# Show Reference: "Goal-Directed Feature Learning"

Goal-Directed Feature Learning In 2009 International Joint Conference on Neural Networks (June 2009), pp. 3319-3326, doi:10.1109/ijcnn.2009.5179064 by Cornelius Weber, Jochen Triesch
@inproceedings{weber-and-triesch-2009b,
address = {Pasadena, CA},
author = {Weber, Cornelius and Triesch, Jochen},
booktitle = {2009 International Joint Conference on Neural Networks},
doi = {10.1109/ijcnn.2009.5179064},
isbn = {978-1-4244-3548-7},
keywords = {ann, learning, model, reinforcement-learning, unsupervised},
location = {Atlanta, Ga, USA},
month = jun,
pages = {3319--3326},
posted-at = {2013-06-24 09:36:21},
priority = {2},
publisher = {IEEE},
title = {{Goal-Directed} Feature Learning},
url = {http://dx.doi.org/10.1109/ijcnn.2009.5179064},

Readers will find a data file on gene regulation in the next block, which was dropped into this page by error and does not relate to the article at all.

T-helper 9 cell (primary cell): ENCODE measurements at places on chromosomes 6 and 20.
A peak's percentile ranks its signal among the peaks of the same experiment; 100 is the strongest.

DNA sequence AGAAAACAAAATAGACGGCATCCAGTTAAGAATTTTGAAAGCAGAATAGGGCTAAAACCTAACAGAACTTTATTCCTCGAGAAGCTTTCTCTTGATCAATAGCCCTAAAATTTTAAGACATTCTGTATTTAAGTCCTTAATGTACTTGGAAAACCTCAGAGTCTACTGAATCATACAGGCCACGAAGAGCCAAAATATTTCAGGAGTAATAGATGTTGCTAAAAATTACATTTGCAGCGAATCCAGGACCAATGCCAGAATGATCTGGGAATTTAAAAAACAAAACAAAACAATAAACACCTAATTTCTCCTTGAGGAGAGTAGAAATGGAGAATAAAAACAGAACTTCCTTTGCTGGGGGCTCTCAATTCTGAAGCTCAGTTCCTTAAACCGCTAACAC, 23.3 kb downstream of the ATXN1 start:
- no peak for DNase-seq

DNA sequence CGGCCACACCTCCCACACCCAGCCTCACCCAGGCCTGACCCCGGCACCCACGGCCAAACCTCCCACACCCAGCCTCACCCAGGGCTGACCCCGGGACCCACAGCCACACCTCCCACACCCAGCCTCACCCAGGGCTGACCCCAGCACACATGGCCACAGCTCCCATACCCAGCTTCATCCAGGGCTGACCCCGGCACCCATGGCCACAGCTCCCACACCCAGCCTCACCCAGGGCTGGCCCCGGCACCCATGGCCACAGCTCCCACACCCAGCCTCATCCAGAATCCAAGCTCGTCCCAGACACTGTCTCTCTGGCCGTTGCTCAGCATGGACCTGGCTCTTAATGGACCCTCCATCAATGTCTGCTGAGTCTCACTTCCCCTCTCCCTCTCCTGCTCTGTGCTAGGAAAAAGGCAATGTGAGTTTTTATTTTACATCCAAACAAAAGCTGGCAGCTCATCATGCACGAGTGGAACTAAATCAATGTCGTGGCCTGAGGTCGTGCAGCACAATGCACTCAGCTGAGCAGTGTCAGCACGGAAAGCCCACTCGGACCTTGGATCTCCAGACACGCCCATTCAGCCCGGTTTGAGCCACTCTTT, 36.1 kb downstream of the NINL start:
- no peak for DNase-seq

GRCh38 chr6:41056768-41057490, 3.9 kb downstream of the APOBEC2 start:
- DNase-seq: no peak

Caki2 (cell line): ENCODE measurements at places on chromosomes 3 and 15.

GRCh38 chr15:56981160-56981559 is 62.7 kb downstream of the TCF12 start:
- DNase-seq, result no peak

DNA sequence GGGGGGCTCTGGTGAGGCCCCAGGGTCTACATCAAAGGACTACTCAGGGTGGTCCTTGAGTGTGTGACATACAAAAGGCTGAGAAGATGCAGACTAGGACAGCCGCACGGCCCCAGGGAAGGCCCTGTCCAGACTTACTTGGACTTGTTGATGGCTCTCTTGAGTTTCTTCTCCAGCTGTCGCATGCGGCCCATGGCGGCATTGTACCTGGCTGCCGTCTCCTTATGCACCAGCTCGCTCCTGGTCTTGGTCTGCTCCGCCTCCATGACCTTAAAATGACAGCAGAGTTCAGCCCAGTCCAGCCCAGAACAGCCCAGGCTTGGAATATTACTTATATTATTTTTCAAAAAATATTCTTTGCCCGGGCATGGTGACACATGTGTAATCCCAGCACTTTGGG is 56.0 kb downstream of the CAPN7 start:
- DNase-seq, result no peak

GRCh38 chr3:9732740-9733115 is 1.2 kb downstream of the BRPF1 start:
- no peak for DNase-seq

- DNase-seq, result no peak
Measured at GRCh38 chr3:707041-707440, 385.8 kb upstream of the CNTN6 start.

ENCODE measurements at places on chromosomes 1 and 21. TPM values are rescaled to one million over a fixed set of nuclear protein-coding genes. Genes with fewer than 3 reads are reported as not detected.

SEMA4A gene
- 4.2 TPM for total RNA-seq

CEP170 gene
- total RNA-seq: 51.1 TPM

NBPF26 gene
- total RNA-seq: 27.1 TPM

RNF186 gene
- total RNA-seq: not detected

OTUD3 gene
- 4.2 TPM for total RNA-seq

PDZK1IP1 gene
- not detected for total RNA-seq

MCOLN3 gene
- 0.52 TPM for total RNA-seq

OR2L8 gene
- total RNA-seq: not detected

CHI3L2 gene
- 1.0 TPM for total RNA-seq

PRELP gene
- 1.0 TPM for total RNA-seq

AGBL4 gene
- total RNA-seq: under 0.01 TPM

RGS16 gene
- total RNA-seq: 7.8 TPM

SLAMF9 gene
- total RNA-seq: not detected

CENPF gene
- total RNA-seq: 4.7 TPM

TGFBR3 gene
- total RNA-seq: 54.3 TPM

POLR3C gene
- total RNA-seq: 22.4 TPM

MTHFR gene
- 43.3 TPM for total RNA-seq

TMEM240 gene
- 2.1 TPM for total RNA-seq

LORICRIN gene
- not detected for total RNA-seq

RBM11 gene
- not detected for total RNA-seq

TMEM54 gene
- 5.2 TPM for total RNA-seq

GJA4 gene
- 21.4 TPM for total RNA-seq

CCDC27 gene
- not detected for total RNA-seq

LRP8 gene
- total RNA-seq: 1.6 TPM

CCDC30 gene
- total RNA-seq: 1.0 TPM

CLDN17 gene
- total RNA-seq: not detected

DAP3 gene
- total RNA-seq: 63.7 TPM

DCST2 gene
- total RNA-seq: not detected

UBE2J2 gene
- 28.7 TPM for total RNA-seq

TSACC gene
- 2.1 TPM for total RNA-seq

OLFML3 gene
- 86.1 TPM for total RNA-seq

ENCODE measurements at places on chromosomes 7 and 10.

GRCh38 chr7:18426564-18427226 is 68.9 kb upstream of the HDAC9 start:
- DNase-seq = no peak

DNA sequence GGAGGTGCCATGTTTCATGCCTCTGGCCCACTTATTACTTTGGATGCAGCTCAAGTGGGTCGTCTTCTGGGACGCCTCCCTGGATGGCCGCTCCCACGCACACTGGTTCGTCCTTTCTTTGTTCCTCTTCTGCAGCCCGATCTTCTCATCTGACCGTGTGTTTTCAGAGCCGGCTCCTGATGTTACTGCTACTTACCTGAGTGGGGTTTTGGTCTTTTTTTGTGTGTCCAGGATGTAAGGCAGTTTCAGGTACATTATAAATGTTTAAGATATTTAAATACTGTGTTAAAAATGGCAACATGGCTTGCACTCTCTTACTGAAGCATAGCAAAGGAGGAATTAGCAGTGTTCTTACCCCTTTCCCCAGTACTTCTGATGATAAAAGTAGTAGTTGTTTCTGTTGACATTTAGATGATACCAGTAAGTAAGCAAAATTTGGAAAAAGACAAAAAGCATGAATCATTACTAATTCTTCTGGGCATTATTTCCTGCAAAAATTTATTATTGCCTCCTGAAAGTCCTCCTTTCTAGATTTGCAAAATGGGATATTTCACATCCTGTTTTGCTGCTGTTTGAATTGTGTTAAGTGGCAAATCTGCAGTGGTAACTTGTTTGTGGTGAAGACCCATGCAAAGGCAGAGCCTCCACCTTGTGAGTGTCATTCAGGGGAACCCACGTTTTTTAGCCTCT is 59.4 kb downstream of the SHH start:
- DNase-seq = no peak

year = {2009}
}


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Classical models assume that learning in cortical regions is well described in an unsupervised learning framework while learning in the basal ganglia can be modeled by reinforcement learning.

Representations in the cortex (eg. V1) develop differently depending on the task. This suggests that some sort of feedback signal might be involved and learning in the cortex is not purely unsupervised.

Unsupervised learning models have been extended with aspects of reinforcement learning.

The algorithm presented by Weber and Triesch borrows from SARSA.

SOMs can be used for preprocessing in reinforcement learning, simplifying their high-dimensional input via their winner-take-all characteristics.

However, since standard SOMs do not get any goal-dependent input, they focus on globally strongest features (statistically most predictive latent variables) and under-emphasize features which would be relevant for the task.

The model due to Weber and Triesch combines SOM- or K-Means-like learning of features with prediction error feedback as in reinforcement learning. The model is thus able to learn relevant and disregard irrelevant features.